• Éric Pineault is a Professor in the Department of Sociology and the Institute of Environmental Sciences at the University of Quebéc in Montréal, Canada. Pineault’s research focuses on financial institutions, extractive economies, the issue of ecological transition and degrowth as well as the general macroeconomic and social transformations of advanced capitalism. He is a member of the research Collective for the analysis of the Financialization of Advanced Capitalism (CAFCA) and Senior Fellow at the “Postgrowth society “ College of the Friedrich Schiller University of Jena.

 

15:30-16:00 - Coffee Break 

16:00-18:00 - Parallel Sessions and Workshops

[Special Session] Analyzing stocks, flows and services for a social-ecological transformation

Chair: Christoph Görg

  • Christina Plank, Stefan Liehr & Christoph Görg (University of Natural Resources and Life Sciences, Vienna): The stock-flow-service nexus: The role of provisioning systems and its implications for a socialecological transformation
  • Helmut Haberl (University of Natural Resources and Life Sciences, Vienna), Dominik Wiedenhofer & Fridolin Krausmann: A century of global material stock accumulation: implications for sustainability transformations
  • Robert Groß (University of Innsbruck; University of Natural Resources and Life Sciences, Vienna) & Dominik Wiedenhofer (University of Natural Resources and Life Sciences, Vienna): The Marshall Plan and its socio-ecological side effects. Conceptual and case based considerations

Locally based initiatives for transformation

Chair: tbc

  • Luisa Bravo (University of Innsbruck): The role of indigenous populations for a sustainable future.  Reflecting the world through the eyes of the Kogis, an indigenous population in Colombia
  • Carolin Hulke (University of Cologne): How much ‘C’ in CBNRM? Community-Based Natural Resource Management perceptions and impacts on Agricultural Value Chain participation of smallholder farmers in the Zambezi Region in Namibia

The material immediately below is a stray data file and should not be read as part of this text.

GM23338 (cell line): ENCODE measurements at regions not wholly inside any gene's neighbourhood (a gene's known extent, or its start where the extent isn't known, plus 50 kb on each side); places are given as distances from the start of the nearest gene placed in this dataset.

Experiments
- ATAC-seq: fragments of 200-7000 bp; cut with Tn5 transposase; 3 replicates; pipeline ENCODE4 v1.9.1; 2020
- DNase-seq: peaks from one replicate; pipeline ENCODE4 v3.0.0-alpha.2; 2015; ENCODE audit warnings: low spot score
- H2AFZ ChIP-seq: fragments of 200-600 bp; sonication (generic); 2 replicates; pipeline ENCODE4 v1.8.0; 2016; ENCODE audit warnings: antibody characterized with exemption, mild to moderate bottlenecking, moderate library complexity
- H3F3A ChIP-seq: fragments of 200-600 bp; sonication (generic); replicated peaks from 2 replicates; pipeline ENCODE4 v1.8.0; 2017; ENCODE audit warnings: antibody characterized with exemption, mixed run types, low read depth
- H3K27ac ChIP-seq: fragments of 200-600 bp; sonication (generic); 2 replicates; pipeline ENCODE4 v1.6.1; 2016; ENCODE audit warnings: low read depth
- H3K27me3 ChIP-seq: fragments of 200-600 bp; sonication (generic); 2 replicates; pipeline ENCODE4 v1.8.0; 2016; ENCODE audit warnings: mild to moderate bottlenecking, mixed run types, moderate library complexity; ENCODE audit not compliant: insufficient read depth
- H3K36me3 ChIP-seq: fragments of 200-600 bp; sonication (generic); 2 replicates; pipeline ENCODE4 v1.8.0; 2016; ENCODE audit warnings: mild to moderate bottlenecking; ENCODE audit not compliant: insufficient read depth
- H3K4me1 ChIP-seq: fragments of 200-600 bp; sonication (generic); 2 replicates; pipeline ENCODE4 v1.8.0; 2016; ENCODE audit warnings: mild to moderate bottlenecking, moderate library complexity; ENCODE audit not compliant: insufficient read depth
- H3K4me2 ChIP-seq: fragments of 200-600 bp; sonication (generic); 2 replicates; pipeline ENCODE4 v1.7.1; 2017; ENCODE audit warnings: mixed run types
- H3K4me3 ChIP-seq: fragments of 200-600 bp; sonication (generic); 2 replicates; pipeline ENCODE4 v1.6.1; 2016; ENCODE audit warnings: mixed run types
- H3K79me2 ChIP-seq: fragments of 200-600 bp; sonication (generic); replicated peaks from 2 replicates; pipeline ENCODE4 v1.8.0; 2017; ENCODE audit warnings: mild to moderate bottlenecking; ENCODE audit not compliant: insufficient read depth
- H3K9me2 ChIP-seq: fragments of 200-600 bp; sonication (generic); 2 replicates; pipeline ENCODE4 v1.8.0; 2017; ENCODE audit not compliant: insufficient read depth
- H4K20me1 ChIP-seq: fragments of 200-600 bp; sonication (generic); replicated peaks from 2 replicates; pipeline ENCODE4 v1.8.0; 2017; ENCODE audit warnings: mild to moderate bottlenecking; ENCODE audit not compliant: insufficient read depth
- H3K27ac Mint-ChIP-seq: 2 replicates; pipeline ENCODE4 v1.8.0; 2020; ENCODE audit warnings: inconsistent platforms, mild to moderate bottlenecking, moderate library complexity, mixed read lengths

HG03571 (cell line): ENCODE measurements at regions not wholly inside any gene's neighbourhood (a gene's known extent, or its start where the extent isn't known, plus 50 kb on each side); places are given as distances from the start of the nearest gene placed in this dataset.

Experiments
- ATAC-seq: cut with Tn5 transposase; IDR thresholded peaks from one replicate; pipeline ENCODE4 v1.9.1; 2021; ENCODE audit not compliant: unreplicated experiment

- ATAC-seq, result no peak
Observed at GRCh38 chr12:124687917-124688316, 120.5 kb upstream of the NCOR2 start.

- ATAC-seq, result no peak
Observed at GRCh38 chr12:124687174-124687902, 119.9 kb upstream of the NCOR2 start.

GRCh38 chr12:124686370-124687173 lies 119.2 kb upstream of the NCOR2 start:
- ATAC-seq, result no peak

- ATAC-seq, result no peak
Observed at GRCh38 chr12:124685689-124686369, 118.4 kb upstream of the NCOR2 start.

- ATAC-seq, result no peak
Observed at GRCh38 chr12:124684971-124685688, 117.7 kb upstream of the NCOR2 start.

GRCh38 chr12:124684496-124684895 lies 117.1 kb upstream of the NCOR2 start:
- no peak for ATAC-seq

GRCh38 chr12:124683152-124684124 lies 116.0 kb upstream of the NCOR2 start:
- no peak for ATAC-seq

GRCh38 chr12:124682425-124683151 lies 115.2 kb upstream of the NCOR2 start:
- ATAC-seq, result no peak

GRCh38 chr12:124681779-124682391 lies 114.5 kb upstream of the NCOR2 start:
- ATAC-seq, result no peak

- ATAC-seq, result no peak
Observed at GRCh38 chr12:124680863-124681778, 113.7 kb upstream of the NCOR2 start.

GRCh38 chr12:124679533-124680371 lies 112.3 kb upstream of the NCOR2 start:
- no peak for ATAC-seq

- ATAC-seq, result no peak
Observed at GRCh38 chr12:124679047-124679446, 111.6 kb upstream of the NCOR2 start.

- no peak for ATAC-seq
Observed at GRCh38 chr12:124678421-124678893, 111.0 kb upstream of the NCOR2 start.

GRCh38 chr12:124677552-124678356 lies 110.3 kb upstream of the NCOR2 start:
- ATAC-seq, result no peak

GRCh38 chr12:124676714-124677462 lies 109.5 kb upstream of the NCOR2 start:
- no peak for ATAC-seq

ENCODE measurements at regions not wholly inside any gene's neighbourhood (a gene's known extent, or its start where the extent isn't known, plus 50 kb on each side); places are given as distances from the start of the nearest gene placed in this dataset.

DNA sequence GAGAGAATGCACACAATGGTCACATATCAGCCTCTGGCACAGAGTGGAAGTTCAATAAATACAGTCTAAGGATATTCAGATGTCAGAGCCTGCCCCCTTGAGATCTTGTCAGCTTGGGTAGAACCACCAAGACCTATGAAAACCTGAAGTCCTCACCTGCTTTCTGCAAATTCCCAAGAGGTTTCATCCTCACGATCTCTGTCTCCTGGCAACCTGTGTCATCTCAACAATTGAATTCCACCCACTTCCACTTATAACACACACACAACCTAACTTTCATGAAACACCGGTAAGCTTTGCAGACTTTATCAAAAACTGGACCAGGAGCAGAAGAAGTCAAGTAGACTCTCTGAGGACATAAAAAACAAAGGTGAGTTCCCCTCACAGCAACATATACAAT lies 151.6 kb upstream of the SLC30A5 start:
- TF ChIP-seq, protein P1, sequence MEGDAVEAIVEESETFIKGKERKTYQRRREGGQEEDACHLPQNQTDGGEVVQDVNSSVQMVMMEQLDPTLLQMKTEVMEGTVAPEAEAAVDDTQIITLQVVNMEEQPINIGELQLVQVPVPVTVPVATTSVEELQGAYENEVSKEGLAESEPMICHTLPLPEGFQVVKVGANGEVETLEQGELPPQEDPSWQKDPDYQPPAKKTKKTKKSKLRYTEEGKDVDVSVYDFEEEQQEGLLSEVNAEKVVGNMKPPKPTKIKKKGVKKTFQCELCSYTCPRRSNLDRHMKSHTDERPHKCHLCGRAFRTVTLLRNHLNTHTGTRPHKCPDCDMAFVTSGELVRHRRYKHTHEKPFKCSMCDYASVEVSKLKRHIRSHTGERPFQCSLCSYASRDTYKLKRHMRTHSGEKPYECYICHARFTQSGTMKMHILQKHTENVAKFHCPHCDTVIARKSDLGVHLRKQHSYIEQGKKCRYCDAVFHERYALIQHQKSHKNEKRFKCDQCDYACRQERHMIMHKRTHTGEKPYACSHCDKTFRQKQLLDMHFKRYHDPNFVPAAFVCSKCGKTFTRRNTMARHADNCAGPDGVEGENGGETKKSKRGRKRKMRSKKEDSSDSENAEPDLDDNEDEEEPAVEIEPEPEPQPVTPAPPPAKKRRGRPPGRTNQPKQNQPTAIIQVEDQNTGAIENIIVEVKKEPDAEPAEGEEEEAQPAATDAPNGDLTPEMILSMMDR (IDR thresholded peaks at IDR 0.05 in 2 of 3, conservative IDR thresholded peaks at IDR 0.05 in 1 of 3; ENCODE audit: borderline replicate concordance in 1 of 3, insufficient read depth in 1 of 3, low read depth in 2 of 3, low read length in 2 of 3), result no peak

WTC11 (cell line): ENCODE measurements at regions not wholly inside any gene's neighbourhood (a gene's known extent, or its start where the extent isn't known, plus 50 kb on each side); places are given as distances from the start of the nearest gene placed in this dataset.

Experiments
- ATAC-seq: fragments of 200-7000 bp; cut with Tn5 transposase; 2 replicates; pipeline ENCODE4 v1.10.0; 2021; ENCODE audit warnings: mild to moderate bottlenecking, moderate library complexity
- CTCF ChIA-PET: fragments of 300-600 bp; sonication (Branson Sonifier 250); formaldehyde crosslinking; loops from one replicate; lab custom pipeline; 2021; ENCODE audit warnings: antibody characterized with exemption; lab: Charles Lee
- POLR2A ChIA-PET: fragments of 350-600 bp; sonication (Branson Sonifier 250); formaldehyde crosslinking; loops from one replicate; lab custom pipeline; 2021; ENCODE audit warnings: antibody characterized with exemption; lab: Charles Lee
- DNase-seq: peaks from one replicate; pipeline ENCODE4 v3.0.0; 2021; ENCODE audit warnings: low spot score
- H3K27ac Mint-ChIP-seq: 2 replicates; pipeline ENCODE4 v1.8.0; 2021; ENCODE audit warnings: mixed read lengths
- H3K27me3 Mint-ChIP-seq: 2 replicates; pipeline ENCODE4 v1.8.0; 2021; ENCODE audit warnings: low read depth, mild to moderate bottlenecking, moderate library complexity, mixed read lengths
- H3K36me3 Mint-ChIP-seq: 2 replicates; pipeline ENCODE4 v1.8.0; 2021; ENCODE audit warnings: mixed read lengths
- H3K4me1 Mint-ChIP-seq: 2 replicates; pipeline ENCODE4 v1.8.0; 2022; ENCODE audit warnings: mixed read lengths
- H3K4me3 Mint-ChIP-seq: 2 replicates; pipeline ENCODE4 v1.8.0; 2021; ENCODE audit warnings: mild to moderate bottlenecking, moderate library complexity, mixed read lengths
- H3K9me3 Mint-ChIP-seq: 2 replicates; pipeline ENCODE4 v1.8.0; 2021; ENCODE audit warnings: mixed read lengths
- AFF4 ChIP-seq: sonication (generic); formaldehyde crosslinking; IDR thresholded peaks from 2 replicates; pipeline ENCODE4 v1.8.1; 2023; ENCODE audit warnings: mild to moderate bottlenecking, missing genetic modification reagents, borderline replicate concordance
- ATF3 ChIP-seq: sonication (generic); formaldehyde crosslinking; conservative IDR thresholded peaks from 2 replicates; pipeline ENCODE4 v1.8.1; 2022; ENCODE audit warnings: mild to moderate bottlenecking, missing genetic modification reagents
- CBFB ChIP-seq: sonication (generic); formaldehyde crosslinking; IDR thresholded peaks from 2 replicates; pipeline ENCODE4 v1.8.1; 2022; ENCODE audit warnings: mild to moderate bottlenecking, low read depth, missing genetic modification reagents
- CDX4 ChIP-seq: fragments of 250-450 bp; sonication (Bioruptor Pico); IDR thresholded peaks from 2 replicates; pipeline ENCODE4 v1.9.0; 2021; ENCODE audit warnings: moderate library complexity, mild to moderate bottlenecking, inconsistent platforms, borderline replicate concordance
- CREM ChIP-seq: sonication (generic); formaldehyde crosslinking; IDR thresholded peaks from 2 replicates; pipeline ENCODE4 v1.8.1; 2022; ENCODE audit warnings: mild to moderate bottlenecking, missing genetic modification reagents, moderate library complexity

• Lorena Olarte (University of Vienna): Contesting Development: Emerging Forms of Resistance Against the Extractivist Model in South-central Mexico and their Transformative Potential
  • Jutta Kister (University of Innsbruck): Resourcing a high-mountain hut sustainably

[Special Session] Frontier spaces: Discussing new forms of territorialization, resource control and social imaginaries

Chair: Michael Klingler

  • Heiko Faust & Yvonne Kunz (University of Goettingen): Sustainability as a new paradigm in telecoupled systems of (post-) frontier spaces
  • Daniel Geiger (University of Lucerne): Armed and Dangerous: A Mugshot of the Frontier in the Global South
  • Martina Neuburger (University of Hamburg): Coloniality of ‘frontier’ concepts
  • Cristina de la Vega-Leinert (University of Greifswald) & Regine Schönenberg (Free University Berlin): Lessons learnt from a transdisciplinary collaborative project on extractive and agricultural commodity frontiers in Latin America

Historic perspective on resources

Chair: tbc

  • Nelo Magalhães (Paris-Diderot), Jean-Baptiste Fressoz, François Jarrige, Thomas Le Roux, Gaëtan Levillain, Margot Lyautey, Guillaume Noblet & Christophe Bonneuil: The physical economy of France (1830–2015)
  • Quirin Dammerer (Marie Jahoda-Otto Bauer Institute): Quantifying the material stocks of the United States of America from 1870 to 2017 and analysing their connection to sustainable resource use